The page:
A straw to grab

Okay, you might be saying. After wading through three posts, all I get to learn is that ‘We can’t be sure?’

Well, there is hope. There is one source available to each of us – our own book or books. Data on your own sales provide a sample not distorted by whatever is happening with other authors. Amazon makes it quite easy to change book prices at any time. One could run a series of experiments that are exactly tailored to your own situation. There would be no contamination.

Pick a book and systematically change its price say, once every month. Collect the statistics and keep track of the results. Compute the total revenue for each of your price points. When you find the best price, choose it as the one to use going forward. You can go back to sleeping better at night.

There are a few caveats of course. If you publish eBooks on both Amazon and Smashwords, you probably should confine the price change experiments to Amazon only – and always have them lower than their Smashwords counterparts. Otherwise, you might find that Amazon as automatically reduced your prices to match the competition, and you have no way to change them back quickly later.

Secondly, you do have to be selling enough so that the sales volumes you get are larger than the random fluctuations that will happen.

Other than that. Happy price optomizing!

What is the best price for an Ebook — Part 2

In the preceding post,What is the best price for an Ebook –Part 1, I talked about the underlying economics that affect book pricing. It all boiled down to the fact that if you know the number of your books sold as a function of price, you could determine the price that maximized your book sale income.

In this post, I briefly summarize some of the conventional qualitative wisdom that I found from surfing the internet.

1. Make your first book free

There is so much competition out there that the potential readers have little chance of learning that yours even exist. By making the first book free, these readers can take a chance on you without any risk.

Free books build awareness and a readership following. Then, if what you have written is well liked, readers are primed to snap up your second book when it comes out. You will more than recoup the lost revenue by stronger sales of future volumes.

2. Don’t make your book free.

The people who buy free books don’t pay money for any books that cost anything. Why should they? There are always more free ones to choose from.

Most people who download eBooks never get around to reading them anyway. They are too busy downloading more free books. This audience is unaddressable. Don’t waste time on them.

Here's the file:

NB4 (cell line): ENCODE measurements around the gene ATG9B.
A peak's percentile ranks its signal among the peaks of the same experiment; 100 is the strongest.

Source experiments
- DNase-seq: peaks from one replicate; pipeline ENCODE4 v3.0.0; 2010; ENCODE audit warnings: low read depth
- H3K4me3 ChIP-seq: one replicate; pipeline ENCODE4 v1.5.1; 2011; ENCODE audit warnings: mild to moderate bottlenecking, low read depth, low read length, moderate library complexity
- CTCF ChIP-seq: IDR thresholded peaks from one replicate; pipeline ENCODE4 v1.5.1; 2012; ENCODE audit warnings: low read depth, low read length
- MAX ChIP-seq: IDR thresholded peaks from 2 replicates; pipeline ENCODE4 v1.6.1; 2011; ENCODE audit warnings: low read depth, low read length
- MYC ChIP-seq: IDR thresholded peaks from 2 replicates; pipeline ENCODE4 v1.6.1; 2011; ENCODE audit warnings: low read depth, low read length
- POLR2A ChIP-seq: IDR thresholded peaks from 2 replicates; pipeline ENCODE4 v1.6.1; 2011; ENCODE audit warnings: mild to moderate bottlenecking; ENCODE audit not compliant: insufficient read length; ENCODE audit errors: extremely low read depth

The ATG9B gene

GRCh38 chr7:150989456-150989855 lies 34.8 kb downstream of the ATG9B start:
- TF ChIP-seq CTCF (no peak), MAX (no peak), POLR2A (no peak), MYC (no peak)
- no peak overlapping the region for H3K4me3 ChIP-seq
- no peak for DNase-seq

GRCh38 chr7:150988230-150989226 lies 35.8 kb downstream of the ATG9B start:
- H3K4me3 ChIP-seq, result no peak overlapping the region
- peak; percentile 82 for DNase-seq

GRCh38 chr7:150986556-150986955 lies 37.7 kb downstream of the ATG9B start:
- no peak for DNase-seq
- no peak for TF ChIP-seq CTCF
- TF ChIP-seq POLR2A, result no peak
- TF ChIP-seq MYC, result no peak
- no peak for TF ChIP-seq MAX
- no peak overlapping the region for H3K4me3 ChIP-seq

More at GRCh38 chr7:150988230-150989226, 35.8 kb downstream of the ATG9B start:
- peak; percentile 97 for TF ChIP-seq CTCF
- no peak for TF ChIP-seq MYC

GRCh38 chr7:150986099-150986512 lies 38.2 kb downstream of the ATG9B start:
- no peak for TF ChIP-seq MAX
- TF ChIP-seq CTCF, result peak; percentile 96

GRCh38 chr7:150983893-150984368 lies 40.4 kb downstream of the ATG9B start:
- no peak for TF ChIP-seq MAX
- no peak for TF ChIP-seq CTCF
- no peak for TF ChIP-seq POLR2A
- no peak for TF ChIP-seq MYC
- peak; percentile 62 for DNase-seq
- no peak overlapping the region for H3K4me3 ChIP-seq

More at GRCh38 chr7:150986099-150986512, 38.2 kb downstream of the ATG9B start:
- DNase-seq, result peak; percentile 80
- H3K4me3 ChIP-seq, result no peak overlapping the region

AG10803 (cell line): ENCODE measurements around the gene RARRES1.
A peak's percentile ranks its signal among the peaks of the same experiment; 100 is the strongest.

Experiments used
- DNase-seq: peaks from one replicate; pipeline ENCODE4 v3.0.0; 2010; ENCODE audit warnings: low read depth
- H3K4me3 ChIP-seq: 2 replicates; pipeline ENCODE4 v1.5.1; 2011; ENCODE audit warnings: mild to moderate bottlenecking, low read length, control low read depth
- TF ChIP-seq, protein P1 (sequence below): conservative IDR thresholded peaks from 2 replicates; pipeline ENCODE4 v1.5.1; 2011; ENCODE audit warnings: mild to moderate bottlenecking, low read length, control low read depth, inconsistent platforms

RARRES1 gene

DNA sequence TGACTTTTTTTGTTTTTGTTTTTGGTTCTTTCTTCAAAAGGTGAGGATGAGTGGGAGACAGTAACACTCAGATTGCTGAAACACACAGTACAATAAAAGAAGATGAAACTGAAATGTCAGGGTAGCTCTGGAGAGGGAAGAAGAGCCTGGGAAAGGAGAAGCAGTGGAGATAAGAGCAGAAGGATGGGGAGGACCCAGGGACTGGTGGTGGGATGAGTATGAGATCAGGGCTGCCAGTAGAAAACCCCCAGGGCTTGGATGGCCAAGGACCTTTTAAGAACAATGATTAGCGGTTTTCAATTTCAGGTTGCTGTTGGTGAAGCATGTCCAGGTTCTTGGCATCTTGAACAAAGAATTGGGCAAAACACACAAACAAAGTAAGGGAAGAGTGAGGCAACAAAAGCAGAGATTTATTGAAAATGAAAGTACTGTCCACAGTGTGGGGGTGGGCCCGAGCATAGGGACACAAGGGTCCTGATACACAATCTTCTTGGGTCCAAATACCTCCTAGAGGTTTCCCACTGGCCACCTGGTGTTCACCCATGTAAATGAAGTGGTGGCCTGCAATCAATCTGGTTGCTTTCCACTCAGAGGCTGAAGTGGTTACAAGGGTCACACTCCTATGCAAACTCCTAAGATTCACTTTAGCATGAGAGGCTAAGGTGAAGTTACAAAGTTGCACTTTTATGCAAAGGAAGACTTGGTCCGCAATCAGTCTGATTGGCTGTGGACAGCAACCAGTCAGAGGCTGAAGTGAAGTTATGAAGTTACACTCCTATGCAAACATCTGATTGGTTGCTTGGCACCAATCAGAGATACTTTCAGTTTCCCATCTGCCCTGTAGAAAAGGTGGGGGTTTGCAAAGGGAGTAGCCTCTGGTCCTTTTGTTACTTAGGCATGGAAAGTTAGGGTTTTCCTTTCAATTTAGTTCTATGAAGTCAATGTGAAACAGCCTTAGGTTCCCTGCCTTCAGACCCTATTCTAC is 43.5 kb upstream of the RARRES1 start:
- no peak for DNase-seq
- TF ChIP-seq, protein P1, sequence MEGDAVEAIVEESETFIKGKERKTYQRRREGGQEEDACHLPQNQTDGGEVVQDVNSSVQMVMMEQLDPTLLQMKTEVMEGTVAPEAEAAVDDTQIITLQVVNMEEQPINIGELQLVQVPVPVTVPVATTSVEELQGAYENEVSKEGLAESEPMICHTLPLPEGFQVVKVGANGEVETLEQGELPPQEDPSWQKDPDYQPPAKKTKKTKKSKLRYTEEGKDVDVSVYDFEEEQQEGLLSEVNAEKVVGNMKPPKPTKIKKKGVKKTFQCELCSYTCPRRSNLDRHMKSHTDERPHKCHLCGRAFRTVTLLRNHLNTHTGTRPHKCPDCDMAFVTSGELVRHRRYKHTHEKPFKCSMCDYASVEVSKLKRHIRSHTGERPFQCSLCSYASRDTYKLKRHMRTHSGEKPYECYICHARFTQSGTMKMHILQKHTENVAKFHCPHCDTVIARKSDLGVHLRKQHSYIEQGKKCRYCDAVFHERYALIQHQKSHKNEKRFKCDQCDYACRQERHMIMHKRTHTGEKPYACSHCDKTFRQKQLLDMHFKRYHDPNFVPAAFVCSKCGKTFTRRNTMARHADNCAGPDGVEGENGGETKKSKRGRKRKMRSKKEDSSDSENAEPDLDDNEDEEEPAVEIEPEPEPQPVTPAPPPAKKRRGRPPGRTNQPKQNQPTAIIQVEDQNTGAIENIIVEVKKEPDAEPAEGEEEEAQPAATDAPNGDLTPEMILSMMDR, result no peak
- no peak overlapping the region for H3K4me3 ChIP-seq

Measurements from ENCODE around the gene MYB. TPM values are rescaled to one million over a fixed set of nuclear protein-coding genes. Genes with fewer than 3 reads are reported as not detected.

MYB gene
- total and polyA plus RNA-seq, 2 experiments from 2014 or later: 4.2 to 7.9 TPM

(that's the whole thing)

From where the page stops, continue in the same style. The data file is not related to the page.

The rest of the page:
3. Discount your book

Consider your first book a permanent loss leader. Or, from time to time run promotions in conjunction with sites that publicize limited time sales. People like bargains. It doesn’t matter much what they are. They just like bargains.

4. Don’t discount your book

Low price denotes poor quality. Readers know this and they will shy away from books that are too inexpensive.

5. If you have a series of books, price them the same, all at the same price

You are building a brand with your series of books. Establish brand consistency. The reader can count on each volume having the same bang per buck, the same quality. Otherwise the reader will wonder why one volume costs more (or less) than others. It eats away at the trust that you want to have with him.

6. If you have a series of books, price them differently.

There is no definitive way to know what the optimum price is for any individual author. Give the marketplace choices, see what happens with different volumes having different prices and then select the best choice to use with them all.

So, the answer is …???

My surfing did not help in my quest as much as I had hoped. All of the qualitative arguments I summarized each carry some measure of truth with them, but for each suggestion a counter argument can be found.

One thing I did learn, however, is that considering pricing in a vacuum for each book might be a mistake. The best price of one can influence the best prices of others.

So, I have modified my original question. Now it is the following.

What is the best price for a book if it is not the very first one.

In my searching I did find two sites that had some quantitative data.
I will report on them in part 3 of this series.

What is the best price for an Ebook? — Part 1

For a consumer, the best price for an EBook is zero. Such a value is part of the checklist for a perfect product:
* Perfect
* Now
* Free

But what about the authors? We, too, want our works to be as perfect as they can. No flaws. No typos, no bad grammar, no prose too dense to wade through.

With the advent of the EBook and sites like Amazon and others, “now” is also pretty much realized as well.

But the price? Ah, that is more complicated.

Sure, we all want what we write to reach the greatest possible audience and to bask in the attention that we get as a result – the satisfaction of our stories being read. But there also is the little matter of putting food on the table. To be frank, most of us want to earn as much as we possibly can from our efforts at writing.

But at what price? There is little disagreement that, if we offer an EBook at no cost, the number of readers we reach is as large as it possibly can be. An idealized graph of the number ‘sold’ as a function of price looks somewhat like the following. It is the highest for zero cost and continually decreases for each increment in price thereafter.

On the other hand, the more we charge per sale, the more revenue is earned with each book sold. The curve of revenue as a function of price is a no brainer. It looks like this — a straight line rising to the right. It can be calculated with certainty. For a vendor such as Amazon or Smashwords, the royalty rate is around 70% for a single book. One selling at $5.00 generates around $3.50 of income.

The graph for the total money earned is simply the product of these two curves – the number of books sold times the revenue earned per sale.